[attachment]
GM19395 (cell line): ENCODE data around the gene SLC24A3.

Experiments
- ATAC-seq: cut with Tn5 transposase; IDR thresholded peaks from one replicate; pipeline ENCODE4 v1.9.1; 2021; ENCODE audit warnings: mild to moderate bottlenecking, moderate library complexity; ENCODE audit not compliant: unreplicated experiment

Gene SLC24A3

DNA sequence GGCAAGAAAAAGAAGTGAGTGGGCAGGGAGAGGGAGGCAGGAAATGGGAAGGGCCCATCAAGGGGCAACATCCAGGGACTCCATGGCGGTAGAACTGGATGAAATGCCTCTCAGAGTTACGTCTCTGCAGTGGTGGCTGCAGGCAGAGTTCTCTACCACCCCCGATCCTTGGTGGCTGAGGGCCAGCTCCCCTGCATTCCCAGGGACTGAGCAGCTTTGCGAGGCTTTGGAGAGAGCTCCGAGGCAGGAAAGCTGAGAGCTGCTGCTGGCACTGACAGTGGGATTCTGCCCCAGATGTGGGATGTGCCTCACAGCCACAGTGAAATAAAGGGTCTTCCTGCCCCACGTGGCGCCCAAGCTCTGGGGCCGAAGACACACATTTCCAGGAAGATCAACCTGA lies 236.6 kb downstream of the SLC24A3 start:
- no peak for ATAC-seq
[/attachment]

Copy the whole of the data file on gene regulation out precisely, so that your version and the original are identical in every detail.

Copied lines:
GM19395 (cell line): ENCODE data around the gene SLC24A3.

Experiments
- ATAC-seq: cut with Tn5 transposase; IDR thresholded peaks from one replicate; pipeline ENCODE4 v1.9.1; 2021; ENCODE audit warnings: mild to moderate bottlenecking, moderate library complexity; ENCODE audit not compliant: unreplicated experiment

Gene SLC24A3

DNA sequence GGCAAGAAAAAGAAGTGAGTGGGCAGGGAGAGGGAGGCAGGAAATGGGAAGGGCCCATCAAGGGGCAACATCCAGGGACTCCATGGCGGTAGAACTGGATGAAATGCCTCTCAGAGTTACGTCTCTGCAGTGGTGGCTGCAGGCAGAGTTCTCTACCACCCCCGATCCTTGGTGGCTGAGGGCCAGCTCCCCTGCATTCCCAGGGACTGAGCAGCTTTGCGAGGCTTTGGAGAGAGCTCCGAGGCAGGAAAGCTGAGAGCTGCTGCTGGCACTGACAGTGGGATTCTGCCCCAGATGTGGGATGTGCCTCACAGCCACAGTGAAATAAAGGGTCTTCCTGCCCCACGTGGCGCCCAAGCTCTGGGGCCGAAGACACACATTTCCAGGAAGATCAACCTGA lies 236.6 kb downstream of the SLC24A3 start:
- no peak for ATAC-seq